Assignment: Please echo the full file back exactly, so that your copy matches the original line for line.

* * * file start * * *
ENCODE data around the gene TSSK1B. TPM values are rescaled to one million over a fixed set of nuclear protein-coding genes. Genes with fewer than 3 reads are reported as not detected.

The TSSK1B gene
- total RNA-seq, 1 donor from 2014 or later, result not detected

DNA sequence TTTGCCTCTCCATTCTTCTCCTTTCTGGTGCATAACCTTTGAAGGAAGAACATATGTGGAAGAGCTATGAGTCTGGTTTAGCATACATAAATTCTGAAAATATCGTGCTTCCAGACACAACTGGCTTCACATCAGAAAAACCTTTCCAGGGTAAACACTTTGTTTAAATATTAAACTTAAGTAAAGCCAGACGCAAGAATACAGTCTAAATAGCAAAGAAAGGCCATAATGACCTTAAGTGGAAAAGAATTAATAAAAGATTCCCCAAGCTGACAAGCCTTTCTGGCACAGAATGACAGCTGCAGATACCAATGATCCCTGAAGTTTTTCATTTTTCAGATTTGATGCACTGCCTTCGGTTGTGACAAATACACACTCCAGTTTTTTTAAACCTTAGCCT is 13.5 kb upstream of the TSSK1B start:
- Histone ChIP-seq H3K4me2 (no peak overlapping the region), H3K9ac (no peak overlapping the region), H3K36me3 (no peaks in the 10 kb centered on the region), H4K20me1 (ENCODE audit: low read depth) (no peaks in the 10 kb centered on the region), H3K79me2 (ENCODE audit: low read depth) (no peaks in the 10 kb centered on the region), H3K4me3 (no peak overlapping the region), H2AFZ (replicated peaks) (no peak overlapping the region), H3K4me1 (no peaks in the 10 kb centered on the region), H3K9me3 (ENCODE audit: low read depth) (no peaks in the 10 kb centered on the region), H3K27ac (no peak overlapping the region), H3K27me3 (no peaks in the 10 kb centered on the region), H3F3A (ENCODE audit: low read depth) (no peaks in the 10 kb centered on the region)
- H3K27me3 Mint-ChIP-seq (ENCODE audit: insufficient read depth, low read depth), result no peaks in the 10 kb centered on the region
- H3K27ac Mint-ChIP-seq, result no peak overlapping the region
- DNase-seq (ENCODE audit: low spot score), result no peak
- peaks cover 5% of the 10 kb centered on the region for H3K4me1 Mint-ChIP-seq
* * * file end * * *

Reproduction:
ENCODE data around the gene TSSK1B. TPM values are rescaled to one million over a fixed set of nuclear protein-coding genes. Genes with fewer than 3 reads are reported as not detected.

The TSSK1B gene
- total RNA-seq, 1 donor from 2014 or later, result not detected

DNA sequence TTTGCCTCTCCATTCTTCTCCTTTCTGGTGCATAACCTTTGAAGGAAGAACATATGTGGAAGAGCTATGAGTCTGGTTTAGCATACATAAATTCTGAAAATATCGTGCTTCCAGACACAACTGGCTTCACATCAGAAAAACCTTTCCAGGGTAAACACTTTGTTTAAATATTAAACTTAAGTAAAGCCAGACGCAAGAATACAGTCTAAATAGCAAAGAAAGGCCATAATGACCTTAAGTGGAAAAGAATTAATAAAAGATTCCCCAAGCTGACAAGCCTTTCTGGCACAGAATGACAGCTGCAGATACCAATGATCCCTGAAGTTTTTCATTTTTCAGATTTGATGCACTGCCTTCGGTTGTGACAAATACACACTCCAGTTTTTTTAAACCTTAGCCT is 13.5 kb upstream of the TSSK1B start:
- Histone ChIP-seq H3K4me2 (no peak overlapping the region), H3K9ac (no peak overlapping the region), H3K36me3 (no peaks in the 10 kb centered on the region), H4K20me1 (ENCODE audit: low read depth) (no peaks in the 10 kb centered on the region), H3K79me2 (ENCODE audit: low read depth) (no peaks in the 10 kb centered on the region), H3K4me3 (no peak overlapping the region), H2AFZ (replicated peaks) (no peak overlapping the region), H3K4me1 (no peaks in the 10 kb centered on the region), H3K9me3 (ENCODE audit: low read depth) (no peaks in the 10 kb centered on the region), H3K27ac (no peak overlapping the region), H3K27me3 (no peaks in the 10 kb centered on the region), H3F3A (ENCODE audit: low read depth) (no peaks in the 10 kb centered on the region)
- H3K27me3 Mint-ChIP-seq (ENCODE audit: insufficient read depth, low read depth), result no peaks in the 10 kb centered on the region
- H3K27ac Mint-ChIP-seq, result no peak overlapping the region
- DNase-seq (ENCODE audit: low spot score), result no peak
- peaks cover 5% of the 10 kb centered on the region for H3K4me1 Mint-ChIP-seq